Dawn by C.R. Fausset

I remember the first case I worked on my own.

 

Janice Stein was a mess. She looked about ten years older than she was. Her graying hair was tangled in a bun and she wore a pastel pink pajama top with a pair of holy blue jeans. Her yellow finger tips clung hard onto a cigarette and her leg was nervously bobbing causing the smoke to create a curtain across her face. Her blue eyes were watered down and red from crying.

 

“I don’t know where Jason went. I swear I don’t know what has gotten into that boy. All his friends have jobs and make their parents proud. Instead he lays around all day and don’t do shit, ‘cept smoke dope,” she said. Her voice was low and gravelly. She lifted the cigarette to her mouth, took a long drag and blew the smoke out of her nostrils.

 

“Well how long has he been gone this time? I mean it’s hard to find someone who doesn’t want to be found. Do you have any clues of where he might be?” I asked.

 

She shook her head, still puffing on her cigarette. I knew Jason Stein. While I was in training with my FTO, I caught him numerous times in a lot of the local drug houses around Denton. He was a skinny blonde headed hood who wasn’t very sure of himself and didn’t appear to have much of a conscience. His mom, Janice, had taken up three jobs to support him hoping he would one day turn around and become a responsible adult. Every time he was taken to jail, she bailed him out and every time he promised her that things would change. They never did.

 

So now I sat in front of this broken woman. She didn’t appear to have one shred of dignity left as her eyes welled up with tears, not bothering to wipe her face clean. Snot dribbled from her nose and she hugged herself around her stomach.

 

“Think Janice, is there anything at all that can help me. I know you want Jason back but if I don’t have anything to go by then all I can do if file a missing persons report and hope he turns up,” I said. I tried to catch her attention by bending over to look in her eyes. She turned away.

 

“Yes,” she sniffled, “he left a piece of paper on his bed. I can get it for you”.

 

Janice crushed her cigarette out in an overflowing ashtray. She stood up and walked down the hallway to a bedroom on the right. When she came back, she had a folded piece of yellow notebook paper. She handed it to me, sat down and lit another cigarette. I unfolded the piece of paper and looked at it. Written on it was the word “DAWN” in all capital letters and an address.

 

“Do you recognize this address?” I asked.

 

She shook her head.

 

“Well, I assume whatever he is doing at this address, it’s gonna take place at dawn. I just hope Jason doesn’t do anything stupid.”

 

Janice didn’t like the thought of that. She pouted loudly and buried her face in her hand.

 

“Please, just find him and bring him home safe.”

 

“Well that’s entirely up to him. But I’ll try.”

 

I stood up and looked over my shoulder at my back-up officer, Patrick Boddy. He wasn’t that intimidating of an officer, but I trusted that if things went down, he’d be right there beside me. He was a rookie officer like me, but we had gone through the police academy together so I knew he was fully capable to handle his own.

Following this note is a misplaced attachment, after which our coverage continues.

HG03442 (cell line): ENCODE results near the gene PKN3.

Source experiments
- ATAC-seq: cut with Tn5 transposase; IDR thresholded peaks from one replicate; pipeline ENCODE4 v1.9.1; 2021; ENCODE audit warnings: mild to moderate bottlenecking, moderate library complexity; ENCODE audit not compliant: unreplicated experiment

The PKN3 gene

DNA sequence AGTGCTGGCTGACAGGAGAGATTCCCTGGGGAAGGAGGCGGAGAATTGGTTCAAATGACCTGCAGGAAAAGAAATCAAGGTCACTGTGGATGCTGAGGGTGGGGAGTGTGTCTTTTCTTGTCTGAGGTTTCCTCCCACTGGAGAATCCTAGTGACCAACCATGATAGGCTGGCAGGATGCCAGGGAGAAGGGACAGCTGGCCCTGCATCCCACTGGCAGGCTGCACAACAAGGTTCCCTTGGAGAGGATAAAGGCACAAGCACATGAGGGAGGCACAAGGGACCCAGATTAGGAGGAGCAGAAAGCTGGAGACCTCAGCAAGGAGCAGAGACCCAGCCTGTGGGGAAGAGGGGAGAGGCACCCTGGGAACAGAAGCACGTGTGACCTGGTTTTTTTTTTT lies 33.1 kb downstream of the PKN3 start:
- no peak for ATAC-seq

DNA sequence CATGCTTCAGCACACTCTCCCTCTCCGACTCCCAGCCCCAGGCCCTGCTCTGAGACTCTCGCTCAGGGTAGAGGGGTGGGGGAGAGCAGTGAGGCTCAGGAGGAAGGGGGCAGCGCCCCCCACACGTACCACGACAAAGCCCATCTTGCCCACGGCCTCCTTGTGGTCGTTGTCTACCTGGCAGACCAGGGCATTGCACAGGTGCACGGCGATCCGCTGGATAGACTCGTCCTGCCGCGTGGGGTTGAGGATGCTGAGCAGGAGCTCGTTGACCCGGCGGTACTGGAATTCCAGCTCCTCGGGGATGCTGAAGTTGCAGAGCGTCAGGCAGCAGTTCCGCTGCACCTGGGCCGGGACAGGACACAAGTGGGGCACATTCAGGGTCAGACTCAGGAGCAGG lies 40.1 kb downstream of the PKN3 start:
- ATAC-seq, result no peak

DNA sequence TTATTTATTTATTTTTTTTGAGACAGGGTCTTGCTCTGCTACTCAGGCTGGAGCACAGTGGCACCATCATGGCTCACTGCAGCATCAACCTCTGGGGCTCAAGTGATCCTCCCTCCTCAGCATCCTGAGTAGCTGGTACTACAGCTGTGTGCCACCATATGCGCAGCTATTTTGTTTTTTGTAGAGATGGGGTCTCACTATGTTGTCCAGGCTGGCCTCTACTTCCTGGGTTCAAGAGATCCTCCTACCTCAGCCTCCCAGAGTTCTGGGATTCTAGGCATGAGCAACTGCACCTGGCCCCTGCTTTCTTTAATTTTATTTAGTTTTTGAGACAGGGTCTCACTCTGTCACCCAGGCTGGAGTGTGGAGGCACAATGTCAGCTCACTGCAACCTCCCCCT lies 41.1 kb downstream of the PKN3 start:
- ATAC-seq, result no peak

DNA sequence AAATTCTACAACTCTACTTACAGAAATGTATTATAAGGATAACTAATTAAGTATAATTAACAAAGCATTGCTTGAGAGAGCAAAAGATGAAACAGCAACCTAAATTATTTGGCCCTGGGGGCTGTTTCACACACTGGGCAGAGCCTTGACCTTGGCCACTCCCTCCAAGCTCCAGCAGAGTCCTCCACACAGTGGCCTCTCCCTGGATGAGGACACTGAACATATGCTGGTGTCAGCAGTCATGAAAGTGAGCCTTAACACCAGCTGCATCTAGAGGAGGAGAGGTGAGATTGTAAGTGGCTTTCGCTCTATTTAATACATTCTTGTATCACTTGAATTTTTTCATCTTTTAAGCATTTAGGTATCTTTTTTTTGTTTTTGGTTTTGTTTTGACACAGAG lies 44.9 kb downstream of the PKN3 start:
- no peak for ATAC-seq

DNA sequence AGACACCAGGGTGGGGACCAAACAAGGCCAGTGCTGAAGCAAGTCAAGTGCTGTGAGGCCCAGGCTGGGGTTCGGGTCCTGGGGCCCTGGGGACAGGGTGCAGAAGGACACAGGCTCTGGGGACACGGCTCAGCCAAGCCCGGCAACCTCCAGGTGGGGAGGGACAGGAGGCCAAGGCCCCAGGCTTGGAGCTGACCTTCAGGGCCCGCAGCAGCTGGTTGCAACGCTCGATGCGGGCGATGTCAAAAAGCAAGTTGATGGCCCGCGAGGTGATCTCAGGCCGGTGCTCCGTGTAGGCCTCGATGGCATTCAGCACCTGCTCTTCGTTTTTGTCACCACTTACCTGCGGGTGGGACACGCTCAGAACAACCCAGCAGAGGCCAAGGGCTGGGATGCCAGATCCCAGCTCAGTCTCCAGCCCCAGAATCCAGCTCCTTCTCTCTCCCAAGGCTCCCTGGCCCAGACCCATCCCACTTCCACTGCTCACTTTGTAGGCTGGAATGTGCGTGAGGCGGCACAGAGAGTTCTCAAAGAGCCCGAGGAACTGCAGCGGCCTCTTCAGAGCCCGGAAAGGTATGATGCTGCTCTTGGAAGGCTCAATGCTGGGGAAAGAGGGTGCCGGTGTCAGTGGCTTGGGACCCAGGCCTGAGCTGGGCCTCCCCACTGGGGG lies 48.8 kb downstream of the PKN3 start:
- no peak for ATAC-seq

Just before we left out the front door Janice called to me.

 

“Officer Drouin,” she said softly. I turned to look at her.

 

“Please bring him home safe.” She muttered.

 

I nodded.

 

***

 

“Whoa dude, so this is it, our first taste of real police work,” Patrick said outside of Janice’s house. I nodded and looked around. It was quiet outside but felt like one of those neighborhoods that was used to seeing police cars. I looked at Patrick. He had one of those grins that reflected how I felt at the moment. It was exciting to finally have real police work, to have someone rely on you to help them. But at the same time, it was scary as hell.

 

“So where do we go from here?” he asked when we approached our squad cars. His thick black brow was furled in amusement and contemplation. I didn’t like having to make the decisions, but for the first time in my life people were looking to me.

 

“Well I guess we have to go to the address on the piece of paper. That would be the only place I know to start.”

 

“Shit man, I think this Jason dude is probably dead,” Patrick said.

 

I nodded. “Yeah, that’s what I’m afraid of. Probably got caught up with the wrong people, but this time he got in over his head.”

 

“So we going to the house?” he asked eager to leave.

 

“Yeah I suppose.” I said. I wasn’t ready, but then again, he didn’t ask me.

 

***

 

The address on the piece of paper was to a mobile home in a neighborhood off of Fort Worth Drive. The neighborhood had seen better days and was pretty-well forgotten by the world. The mobile home was a small single-wide with brown siding that had decayed and started peeling and crumbling away. The lot hadn’t been mowed in a couple of weeks and the wood porch was gray and weathered. The moonlight reflected off of tinfoil on the inside of their windows. The people who lived there probably used it to try and cut down on their electric bill. I could see light coming from the inside around the edges of the foil.

 

Patrick had pulled his squad car in behind mine. When we unloaded from our cars we both adjusted our duty belts. As the night wore on, the belt and its components had shifted out of place. We walked up to the front porch and each step groaned under our weight. I opened the screen door while Patrick knocked on the inner door. I made sure not to be right in front of the doorway.

 

I could hear someone inside walking from the back of the mobile home to the front door. They unlocked what sounded like five or six different locks. When the door opened, I saw a young taut-looking man. His curly brown hair, hung low and uncombed and his goatee was untrimmed. He had on a Black Sabbath t-shirt and a pair of tattered jeans. When his sleepy eyes adjusted and realized two cops were standing on his porch, they widened in fear. I knew that couldn’t be good. Sure enough, he turned and started running back through the home.